Spacing. Here the pleasant, uniform spacing of letters breaks up and descends into a sketch that’s a cute little doggy. This disrupts the flow of writing as the reader will want to toss a ball at it, or maybe just think about dogs instead of the world, for which you can’t blame it. This one handles by adding a little doghouse, so the doggy has somewhere to go while the reader works.
This is not all of the common handwriting problems. There are three more of them. If you spot any do send a note to Handwriting Master Command, which accepts text messages. They will be happy to explain how it is all someone else’s fault.
I love learning stuff. I always have. The world’s full of astounding things and who among us has been astounded too much? Occasionally, learning something fires my imagination in strange ways.
In November 2013, this led me to write Also, Heidegger Was A Shingle Weaver, as my love let me in on the absolutely unsecret point that Socrates had a job. And not an esoteric sort of job, rather, but the sort of job that any of us might have. Well, any of our fathers might have, since I’m from Generation X, and we don’t have jobs because Baby Boomers can’t afford to retire and Millennials oh just don’t get us started.
Learning stuff pays dividends, too, in the form of filling the hungry web pages that need stuff written. In trying to add factual precision to a throwaway line in that Heidegger piece, I found something that surprised my love. Turns out Socrates held political office, possibly just the once in his life, and we both felt more in touch with the cosmic all for knowing this, and then, well, you know how it is when you learn stuff.
And then the day after that I got to wonder about: Ancient Greece. What the heck, guys? You should have been doing better. Fount of Western Civilization and all that but they had some real impulse-control problems. Just saying.
My love is a professional philosopher. This has encouraged me to pay more attention to philosophers. It’s a group of people I mostly know because a lot of philosophers were also mathematicians. For a long stretch there they were also lawyers and priests, but that’s just what you did if it was the middle ages and you didn’t want to be a serf, a boatman, or a miller.
Back in September 2013, we got to talking about Pythagoras, who’s renowned for being a cult leader that might have done something in mathematics or philosophy or both. It’s hard to say. But in Pythagoras and the Golden Middle-Ish I was enchanted by something I hadn’t heard about Pythagoras before. Yes, it’s got Olympics content, because of course, Pythagoras. You would.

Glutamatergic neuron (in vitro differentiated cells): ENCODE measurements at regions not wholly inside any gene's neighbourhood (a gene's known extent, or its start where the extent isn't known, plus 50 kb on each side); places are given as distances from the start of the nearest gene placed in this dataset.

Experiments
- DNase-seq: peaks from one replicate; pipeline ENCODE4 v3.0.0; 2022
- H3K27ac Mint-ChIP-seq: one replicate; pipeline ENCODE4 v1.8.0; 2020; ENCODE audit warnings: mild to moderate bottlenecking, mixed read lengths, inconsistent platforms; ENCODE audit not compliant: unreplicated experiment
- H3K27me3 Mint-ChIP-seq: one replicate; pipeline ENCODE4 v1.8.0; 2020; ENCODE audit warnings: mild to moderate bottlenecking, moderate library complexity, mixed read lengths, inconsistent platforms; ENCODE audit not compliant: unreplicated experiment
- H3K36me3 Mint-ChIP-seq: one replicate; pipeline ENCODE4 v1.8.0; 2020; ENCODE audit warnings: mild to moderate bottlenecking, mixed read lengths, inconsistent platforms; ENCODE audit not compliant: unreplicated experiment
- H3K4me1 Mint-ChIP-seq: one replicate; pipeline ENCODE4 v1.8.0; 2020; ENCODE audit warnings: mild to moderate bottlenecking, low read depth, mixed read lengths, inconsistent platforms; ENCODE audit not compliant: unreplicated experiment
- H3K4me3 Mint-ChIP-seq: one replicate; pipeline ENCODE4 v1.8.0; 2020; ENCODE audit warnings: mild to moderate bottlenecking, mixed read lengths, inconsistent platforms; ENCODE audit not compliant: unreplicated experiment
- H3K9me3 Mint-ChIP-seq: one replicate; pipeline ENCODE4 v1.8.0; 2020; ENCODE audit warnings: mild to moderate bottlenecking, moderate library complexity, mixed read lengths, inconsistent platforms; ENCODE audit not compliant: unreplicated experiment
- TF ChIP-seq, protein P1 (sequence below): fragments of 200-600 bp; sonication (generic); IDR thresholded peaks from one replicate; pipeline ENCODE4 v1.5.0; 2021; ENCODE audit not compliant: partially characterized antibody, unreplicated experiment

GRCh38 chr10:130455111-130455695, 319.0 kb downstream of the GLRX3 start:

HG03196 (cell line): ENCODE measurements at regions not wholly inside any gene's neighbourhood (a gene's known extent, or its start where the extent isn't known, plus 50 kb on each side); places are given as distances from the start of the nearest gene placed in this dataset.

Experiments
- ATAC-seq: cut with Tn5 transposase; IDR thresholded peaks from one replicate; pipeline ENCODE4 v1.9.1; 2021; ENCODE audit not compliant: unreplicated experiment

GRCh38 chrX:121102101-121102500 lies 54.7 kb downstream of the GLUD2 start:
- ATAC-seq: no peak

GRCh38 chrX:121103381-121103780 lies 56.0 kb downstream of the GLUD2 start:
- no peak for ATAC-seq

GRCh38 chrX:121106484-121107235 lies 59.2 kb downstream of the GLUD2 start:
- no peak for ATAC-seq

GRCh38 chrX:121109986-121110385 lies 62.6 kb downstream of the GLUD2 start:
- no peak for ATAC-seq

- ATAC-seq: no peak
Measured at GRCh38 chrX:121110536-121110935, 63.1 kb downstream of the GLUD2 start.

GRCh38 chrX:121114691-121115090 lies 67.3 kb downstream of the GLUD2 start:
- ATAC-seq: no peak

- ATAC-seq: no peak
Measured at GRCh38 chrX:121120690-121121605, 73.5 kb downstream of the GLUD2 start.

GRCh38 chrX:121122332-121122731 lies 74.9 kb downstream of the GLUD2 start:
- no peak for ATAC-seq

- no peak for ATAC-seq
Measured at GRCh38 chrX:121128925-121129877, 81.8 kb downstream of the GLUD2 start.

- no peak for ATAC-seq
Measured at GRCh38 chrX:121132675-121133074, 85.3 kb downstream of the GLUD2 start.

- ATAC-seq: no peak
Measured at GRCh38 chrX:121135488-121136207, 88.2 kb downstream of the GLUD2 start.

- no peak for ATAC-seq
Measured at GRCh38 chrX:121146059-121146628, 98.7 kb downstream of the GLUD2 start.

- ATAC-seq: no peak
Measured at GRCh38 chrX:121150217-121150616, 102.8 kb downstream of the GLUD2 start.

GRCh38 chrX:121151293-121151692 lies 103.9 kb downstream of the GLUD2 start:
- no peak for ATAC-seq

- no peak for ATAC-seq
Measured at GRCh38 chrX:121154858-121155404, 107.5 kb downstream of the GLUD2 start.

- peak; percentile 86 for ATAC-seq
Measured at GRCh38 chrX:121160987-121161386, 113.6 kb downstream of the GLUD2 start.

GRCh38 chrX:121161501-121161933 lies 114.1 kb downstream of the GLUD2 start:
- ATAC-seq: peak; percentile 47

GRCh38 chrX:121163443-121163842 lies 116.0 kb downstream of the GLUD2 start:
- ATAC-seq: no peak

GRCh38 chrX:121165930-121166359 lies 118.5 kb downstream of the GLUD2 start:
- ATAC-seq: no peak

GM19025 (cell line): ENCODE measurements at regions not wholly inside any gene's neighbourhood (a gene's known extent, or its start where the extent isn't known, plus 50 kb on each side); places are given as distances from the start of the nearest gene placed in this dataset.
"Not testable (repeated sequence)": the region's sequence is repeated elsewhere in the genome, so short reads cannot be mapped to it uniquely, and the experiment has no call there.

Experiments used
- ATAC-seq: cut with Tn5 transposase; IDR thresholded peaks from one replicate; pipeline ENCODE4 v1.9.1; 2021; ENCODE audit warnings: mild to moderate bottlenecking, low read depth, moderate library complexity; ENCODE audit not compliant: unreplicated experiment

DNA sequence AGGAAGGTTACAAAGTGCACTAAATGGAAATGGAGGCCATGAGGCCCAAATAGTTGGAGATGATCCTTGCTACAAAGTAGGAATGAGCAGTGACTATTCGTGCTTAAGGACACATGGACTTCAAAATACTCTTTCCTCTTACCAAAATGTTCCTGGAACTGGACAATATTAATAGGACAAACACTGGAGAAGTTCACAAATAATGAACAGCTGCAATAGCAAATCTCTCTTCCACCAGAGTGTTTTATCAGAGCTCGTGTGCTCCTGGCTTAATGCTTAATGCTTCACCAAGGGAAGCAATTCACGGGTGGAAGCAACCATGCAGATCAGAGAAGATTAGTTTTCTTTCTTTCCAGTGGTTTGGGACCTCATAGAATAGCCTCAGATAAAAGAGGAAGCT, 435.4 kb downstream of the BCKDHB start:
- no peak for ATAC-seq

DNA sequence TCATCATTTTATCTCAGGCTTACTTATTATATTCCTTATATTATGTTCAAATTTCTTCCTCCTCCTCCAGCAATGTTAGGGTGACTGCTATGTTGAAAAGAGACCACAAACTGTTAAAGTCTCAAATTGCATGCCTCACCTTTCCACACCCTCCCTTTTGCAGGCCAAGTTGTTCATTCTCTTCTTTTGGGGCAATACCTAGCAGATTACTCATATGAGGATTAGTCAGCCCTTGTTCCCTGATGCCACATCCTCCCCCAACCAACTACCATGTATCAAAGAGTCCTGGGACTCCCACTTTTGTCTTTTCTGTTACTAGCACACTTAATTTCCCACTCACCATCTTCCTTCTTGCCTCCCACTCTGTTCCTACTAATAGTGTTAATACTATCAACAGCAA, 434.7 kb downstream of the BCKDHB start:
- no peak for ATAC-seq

If that hasn’t satisfied your interest in philosophers, here’s a little pop quiz you can take. No fair cheating!
I’m over forty years old. I have an advanced degree in mathematics. I have lived in Michigan for four years. I have only just this weekend stopped to wonder: what battle is Battle Creek, Michigan, named after?
My best guess: French explorers named the spot for where they refilled their water stocks. Then when the English poked in they figured ‘Bottle Creek’ must be some crazy moon-man mistaken pronunciation and they fixed it to ‘Battle Creek’ and we’ve been stuck with that since. So, yeah, please lock that in as my answer, won’t you? Thank you.
And according to Wikipedia, it’s actually named for a battle in the winter of 1823-24 in which two of the natives got into a fight with two people from a federal government survey party. In the fight one of the natives was wounded. After the fight the survey party fled. So, yeah, it involved not quite as many people as were needed to play the classic game show Password Plus. Although I guess there is a folk etymology that the river’s native name, Waupakisco, itself is some kind of name meaning “battle creek”, for some battle they dunno when it happened or what over, which makes people who know the language roll their eyes and sigh. So there we go.
So I expect the box there with the ‘OK’ button is supposed to be double-checking you really want to do this (which is pick a National Idea that gives you some benefits). But it’s hidden by the List of Ideas, which can’t be minimized or closed, and it can’t be brought in front of the List Of Ideas, and, oh, I don’t know. I guess that’s a picture of a guy with a bandage around his head on the top bar there, with a 0.88 underneath it, and not a water balloon being filled from a tap.
If you need me I’ll be over in Roller Coaster Tycoon III Platinum.
From about the second tutorial screen to Europa Universalis: Rome, a grand strategy game variant I bought when it was on sale and only just got around to now that I got the mothership game done one time. And depending on how wide a screen you’re looking at this on it might be hard to see what I’m pointing to, so you might want to click on the image until it’s big enough you can read the text easily.
And I am just awestruck by the multiple levels of failure involved with this screen. I would like to know how they overlooked a few ways to make this even better, such as: